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I'd like to be able to set an inactivity timer for a terminal window (OSX) - so if I hadn't typed anything for n minutes it would give a 'beep/alert/run script' - is there a as-yet-unfound-by-me-terminal command/command-line-fu that does this?

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Why do you want to do this? Is this for something like keeping an ssh session alive? – terdon Jul 19 '13 at 14:58
Actually to remind me that I have open sessions open and that I should either be working on them or close them... I suspose you could use to keep a session alive... – Joe Jul 19 '13 at 20:05

Inactivity timer

Running a delayed command is simple: sleep <sleep time>; run_a_command

Wrapping that in start/stop timer functions:

INACTIVITY_CMD='echo -ne \a'
function inactivity-start-timer () {

function inactivity-stop-timer () {
    kill $INACTIVITY_PID > /dev/null 2>&1

You can add that your shell rc file. Now you need to run inactivity-start-timer before every prompt and inactivity-stop-timer before every command execution. (You don't want a beep if the command takes too long, do you?) Also this assumes you have the system bell on, otherwise put another command into INACTIVITY_CMD.


I am guessing you use bash? In that case there is PROMPT_COMMAND to run a command before every prompt. But nothing built-in to run before every command execution. There is a known trick to get that here. So add this also to your .bashrc:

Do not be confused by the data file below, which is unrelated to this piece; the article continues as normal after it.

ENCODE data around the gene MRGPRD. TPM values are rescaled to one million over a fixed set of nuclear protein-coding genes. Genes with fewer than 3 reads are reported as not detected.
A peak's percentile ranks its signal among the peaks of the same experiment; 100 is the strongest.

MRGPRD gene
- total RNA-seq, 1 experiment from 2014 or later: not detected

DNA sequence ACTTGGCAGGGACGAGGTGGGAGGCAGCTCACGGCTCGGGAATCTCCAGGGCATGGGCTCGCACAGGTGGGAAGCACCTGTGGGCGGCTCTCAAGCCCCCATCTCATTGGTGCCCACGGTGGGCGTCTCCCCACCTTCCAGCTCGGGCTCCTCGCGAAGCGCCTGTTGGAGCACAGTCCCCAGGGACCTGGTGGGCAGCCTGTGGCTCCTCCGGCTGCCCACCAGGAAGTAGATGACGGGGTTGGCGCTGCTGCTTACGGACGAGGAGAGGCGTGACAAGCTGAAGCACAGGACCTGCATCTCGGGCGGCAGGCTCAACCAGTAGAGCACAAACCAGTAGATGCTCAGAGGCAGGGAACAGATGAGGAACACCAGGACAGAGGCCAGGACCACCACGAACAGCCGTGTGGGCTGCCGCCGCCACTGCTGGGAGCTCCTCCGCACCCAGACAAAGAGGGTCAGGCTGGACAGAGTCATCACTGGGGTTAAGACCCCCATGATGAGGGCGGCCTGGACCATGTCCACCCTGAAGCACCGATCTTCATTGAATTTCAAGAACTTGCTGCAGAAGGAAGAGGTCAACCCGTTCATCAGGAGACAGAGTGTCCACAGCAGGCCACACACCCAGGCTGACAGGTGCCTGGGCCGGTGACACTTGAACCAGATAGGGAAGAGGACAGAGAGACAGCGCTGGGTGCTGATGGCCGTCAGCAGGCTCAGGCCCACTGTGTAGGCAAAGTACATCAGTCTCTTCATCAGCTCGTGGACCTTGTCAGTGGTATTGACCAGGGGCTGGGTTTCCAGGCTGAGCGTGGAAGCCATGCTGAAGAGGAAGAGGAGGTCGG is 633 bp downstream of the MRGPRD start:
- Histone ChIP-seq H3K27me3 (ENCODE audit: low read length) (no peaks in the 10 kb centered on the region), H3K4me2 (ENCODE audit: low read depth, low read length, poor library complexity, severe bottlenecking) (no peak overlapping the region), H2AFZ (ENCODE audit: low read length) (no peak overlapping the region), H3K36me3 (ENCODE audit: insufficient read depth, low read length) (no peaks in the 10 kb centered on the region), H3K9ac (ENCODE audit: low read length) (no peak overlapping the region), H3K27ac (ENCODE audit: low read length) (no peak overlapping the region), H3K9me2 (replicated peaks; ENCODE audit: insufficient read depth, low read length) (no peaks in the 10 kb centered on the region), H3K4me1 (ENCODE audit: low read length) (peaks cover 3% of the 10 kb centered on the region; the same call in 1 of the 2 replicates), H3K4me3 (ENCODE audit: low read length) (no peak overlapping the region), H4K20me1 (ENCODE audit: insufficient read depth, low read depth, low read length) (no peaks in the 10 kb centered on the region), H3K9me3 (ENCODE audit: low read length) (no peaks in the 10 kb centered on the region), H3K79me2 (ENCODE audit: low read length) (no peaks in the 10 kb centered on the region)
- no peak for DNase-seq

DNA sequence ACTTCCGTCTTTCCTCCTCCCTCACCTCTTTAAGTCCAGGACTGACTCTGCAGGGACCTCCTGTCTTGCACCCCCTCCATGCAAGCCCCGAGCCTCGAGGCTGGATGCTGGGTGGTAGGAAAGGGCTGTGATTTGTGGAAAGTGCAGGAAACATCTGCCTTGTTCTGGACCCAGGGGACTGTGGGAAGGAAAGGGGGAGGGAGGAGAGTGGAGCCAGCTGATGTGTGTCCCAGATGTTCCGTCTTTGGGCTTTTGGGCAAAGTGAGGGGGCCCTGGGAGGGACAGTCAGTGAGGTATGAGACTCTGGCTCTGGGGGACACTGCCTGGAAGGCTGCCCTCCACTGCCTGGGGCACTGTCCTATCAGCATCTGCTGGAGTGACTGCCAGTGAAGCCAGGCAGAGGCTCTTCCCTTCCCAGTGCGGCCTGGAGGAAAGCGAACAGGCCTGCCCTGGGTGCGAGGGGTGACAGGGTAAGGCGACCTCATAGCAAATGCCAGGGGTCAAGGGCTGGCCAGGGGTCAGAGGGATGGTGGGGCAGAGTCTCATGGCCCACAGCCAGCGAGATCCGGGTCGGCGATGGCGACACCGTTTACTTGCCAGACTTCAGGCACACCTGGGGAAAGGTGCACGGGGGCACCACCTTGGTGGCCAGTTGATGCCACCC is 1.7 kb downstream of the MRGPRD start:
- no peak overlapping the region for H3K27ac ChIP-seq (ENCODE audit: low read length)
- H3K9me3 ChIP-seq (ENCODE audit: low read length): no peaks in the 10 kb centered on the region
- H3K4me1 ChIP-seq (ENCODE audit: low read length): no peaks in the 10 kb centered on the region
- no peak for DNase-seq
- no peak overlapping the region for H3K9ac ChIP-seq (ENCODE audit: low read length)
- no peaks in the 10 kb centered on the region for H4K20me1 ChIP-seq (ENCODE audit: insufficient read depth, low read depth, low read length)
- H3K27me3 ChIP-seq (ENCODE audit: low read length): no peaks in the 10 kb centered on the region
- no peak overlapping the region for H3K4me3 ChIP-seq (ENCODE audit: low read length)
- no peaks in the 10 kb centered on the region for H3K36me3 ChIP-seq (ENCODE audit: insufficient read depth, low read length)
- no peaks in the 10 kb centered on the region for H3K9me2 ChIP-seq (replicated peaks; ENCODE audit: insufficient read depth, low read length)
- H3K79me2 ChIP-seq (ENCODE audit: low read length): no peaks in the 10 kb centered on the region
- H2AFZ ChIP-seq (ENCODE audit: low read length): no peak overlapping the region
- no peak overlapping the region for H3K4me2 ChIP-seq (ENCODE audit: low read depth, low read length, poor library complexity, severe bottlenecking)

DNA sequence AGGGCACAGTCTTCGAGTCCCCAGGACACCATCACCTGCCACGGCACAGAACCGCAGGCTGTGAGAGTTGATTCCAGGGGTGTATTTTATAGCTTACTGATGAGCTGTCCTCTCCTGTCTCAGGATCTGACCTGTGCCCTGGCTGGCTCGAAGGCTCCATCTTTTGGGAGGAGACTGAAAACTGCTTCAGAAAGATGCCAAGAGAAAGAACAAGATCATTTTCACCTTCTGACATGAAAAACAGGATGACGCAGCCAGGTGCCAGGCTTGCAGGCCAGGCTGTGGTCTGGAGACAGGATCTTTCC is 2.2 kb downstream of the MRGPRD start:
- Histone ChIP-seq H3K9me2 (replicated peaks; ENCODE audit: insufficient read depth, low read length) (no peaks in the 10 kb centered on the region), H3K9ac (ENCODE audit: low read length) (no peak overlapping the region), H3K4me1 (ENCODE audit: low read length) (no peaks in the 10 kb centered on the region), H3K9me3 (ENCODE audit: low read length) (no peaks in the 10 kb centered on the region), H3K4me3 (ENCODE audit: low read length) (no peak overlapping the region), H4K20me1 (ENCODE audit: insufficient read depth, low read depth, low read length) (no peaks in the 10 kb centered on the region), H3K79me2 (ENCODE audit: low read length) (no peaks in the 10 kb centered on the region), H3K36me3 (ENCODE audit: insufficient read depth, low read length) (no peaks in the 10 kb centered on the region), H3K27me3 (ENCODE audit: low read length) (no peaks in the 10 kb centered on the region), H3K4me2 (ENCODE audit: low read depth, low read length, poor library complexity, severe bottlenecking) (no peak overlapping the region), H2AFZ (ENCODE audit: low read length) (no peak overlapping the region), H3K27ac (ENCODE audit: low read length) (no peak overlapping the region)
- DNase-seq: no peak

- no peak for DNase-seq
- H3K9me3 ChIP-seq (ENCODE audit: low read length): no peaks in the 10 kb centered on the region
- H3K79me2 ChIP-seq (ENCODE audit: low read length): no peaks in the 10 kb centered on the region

preexec () {

preexec_invoke_exec () {
    [ -n "$COMP_LINE" ] && return  # do nothing if completing
    [ "$BASH_COMMAND" = "$PROMPT_COMMAND" ] && return # don't cause a preexec for $PROMPT_COMMAND
 local this_command=`history 1 | sed -e "s/^[ ]*[0-9]*[ ]*//g"`;
 preexec "$this_command"
trap 'preexec_invoke_exec' DEBUG


If you use zsh on the other hand its simpler:

autoload -Uz add-zsh-hook
add-zsh-hook precmd inactivity-start-timer
add-zsh-hook preexec inactivity-stop-timer
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Not sure if this is exactly what you're looking for, but GNU Screen has silence monitoring, and tmux does something similar with the monitor-silence command.

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I thought this was an interesting thing to figure out. I don't have BSD, so I solved the problem on Linux. There is something like inotify for BSD, called kqueue(2), but I don't know if there are convenient monitor tools like inotifywait for that kernel fascility.

The idea is to monitor the standard output of a terminal which is a file.

myterm=/dev/`ps -o tty= | head -n1`
if [ $# -eq 0 ] && [ -r $myterm ] && [ ! -d $myterm ]; then

function time_out {
    echo timeout


while $loop; do
    inotifywait $terminal -qq -t $timeout -e MODIFY || time_out
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